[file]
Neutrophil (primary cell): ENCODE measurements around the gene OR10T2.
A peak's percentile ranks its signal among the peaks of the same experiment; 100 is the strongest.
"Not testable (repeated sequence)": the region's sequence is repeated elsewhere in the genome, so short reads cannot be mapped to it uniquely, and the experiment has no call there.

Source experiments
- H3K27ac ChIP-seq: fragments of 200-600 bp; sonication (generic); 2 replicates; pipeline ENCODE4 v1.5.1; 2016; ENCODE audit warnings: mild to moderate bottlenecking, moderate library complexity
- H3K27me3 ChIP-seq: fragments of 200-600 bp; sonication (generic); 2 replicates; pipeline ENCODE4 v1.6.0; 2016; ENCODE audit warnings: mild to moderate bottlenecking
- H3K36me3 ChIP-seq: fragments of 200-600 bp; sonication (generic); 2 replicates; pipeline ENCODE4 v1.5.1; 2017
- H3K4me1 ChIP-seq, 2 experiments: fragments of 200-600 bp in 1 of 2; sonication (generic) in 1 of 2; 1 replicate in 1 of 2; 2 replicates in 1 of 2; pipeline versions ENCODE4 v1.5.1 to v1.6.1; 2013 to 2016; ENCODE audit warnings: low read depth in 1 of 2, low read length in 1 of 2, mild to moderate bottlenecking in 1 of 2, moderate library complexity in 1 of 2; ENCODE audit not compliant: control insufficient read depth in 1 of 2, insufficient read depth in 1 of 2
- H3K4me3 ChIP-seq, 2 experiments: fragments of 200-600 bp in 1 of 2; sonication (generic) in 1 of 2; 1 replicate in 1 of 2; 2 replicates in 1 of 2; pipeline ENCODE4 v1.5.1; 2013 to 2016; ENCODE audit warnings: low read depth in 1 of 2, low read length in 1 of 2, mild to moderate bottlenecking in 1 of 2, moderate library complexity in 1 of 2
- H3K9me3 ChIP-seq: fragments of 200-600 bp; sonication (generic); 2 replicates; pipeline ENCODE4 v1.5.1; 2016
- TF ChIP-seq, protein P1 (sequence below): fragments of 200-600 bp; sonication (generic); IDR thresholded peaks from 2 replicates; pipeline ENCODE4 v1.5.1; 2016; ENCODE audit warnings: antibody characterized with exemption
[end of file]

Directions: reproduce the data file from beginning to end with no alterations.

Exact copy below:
Neutrophil (primary cell): ENCODE measurements around the gene OR10T2.
A peak's percentile ranks its signal among the peaks of the same experiment; 100 is the strongest.
"Not testable (repeated sequence)": the region's sequence is repeated elsewhere in the genome, so short reads cannot be mapped to it uniquely, and the experiment has no call there.

Source experiments
- H3K27ac ChIP-seq: fragments of 200-600 bp; sonication (generic); 2 replicates; pipeline ENCODE4 v1.5.1; 2016; ENCODE audit warnings: mild to moderate bottlenecking, moderate library complexity
- H3K27me3 ChIP-seq: fragments of 200-600 bp; sonication (generic); 2 replicates; pipeline ENCODE4 v1.6.0; 2016; ENCODE audit warnings: mild to moderate bottlenecking
- H3K36me3 ChIP-seq: fragments of 200-600 bp; sonication (generic); 2 replicates; pipeline ENCODE4 v1.5.1; 2017
- H3K4me1 ChIP-seq, 2 experiments: fragments of 200-600 bp in 1 of 2; sonication (generic) in 1 of 2; 1 replicate in 1 of 2; 2 replicates in 1 of 2; pipeline versions ENCODE4 v1.5.1 to v1.6.1; 2013 to 2016; ENCODE audit warnings: low read depth in 1 of 2, low read length in 1 of 2, mild to moderate bottlenecking in 1 of 2, moderate library complexity in 1 of 2; ENCODE audit not compliant: control insufficient read depth in 1 of 2, insufficient read depth in 1 of 2
- H3K4me3 ChIP-seq, 2 experiments: fragments of 200-600 bp in 1 of 2; sonication (generic) in 1 of 2; 1 replicate in 1 of 2; 2 replicates in 1 of 2; pipeline ENCODE4 v1.5.1; 2013 to 2016; ENCODE audit warnings: low read depth in 1 of 2, low read length in 1 of 2, mild to moderate bottlenecking in 1 of 2, moderate library complexity in 1 of 2
- H3K9me3 ChIP-seq: fragments of 200-600 bp; sonication (generic); 2 replicates; pipeline ENCODE4 v1.5.1; 2016
- TF ChIP-seq, protein P1 (sequence below): fragments of 200-600 bp; sonication (generic); IDR thresholded peaks from 2 replicates; pipeline ENCODE4 v1.5.1; 2016; ENCODE audit warnings: antibody characterized with exemption